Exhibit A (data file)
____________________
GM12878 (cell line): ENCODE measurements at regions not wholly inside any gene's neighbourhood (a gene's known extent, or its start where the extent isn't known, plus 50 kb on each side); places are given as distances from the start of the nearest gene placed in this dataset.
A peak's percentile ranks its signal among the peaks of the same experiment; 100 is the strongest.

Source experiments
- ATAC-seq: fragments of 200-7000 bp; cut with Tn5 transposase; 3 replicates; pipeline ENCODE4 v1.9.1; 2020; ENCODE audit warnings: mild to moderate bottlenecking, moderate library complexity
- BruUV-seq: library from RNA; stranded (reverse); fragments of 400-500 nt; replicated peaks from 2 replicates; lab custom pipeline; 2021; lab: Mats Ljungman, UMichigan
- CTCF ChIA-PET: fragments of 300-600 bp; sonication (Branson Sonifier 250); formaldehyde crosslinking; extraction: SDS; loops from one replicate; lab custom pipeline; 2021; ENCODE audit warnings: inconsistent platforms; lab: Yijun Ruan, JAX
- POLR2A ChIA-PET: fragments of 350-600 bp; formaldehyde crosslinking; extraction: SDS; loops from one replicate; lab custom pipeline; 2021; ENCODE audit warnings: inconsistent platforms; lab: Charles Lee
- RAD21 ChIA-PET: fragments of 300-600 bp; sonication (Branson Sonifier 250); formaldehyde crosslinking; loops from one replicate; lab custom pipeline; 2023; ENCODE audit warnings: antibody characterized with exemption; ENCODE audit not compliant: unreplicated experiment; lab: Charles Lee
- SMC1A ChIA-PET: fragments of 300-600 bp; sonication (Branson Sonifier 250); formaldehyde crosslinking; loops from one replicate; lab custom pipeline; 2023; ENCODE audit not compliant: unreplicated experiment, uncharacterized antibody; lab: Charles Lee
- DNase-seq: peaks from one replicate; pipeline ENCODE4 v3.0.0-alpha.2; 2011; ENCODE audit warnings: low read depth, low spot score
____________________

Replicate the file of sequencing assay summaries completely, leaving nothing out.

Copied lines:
GM12878 (cell line): ENCODE measurements at regions not wholly inside any gene's neighbourhood (a gene's known extent, or its start where the extent isn't known, plus 50 kb on each side); places are given as distances from the start of the nearest gene placed in this dataset.
A peak's percentile ranks its signal among the peaks of the same experiment; 100 is the strongest.

Source experiments
- ATAC-seq: fragments of 200-7000 bp; cut with Tn5 transposase; 3 replicates; pipeline ENCODE4 v1.9.1; 2020; ENCODE audit warnings: mild to moderate bottlenecking, moderate library complexity
- BruUV-seq: library from RNA; stranded (reverse); fragments of 400-500 nt; replicated peaks from 2 replicates; lab custom pipeline; 2021; lab: Mats Ljungman, UMichigan
- CTCF ChIA-PET: fragments of 300-600 bp; sonication (Branson Sonifier 250); formaldehyde crosslinking; extraction: SDS; loops from one replicate; lab custom pipeline; 2021; ENCODE audit warnings: inconsistent platforms; lab: Yijun Ruan, JAX
- POLR2A ChIA-PET: fragments of 350-600 bp; formaldehyde crosslinking; extraction: SDS; loops from one replicate; lab custom pipeline; 2021; ENCODE audit warnings: inconsistent platforms; lab: Charles Lee
- RAD21 ChIA-PET: fragments of 300-600 bp; sonication (Branson Sonifier 250); formaldehyde crosslinking; loops from one replicate; lab custom pipeline; 2023; ENCODE audit warnings: antibody characterized with exemption; ENCODE audit not compliant: unreplicated experiment; lab: Charles Lee
- SMC1A ChIA-PET: fragments of 300-600 bp; sonication (Branson Sonifier 250); formaldehyde crosslinking; loops from one replicate; lab custom pipeline; 2023; ENCODE audit not compliant: unreplicated experiment, uncharacterized antibody; lab: Charles Lee
- DNase-seq: peaks from one replicate; pipeline ENCODE4 v3.0.0-alpha.2; 2011; ENCODE audit warnings: low read depth, low spot score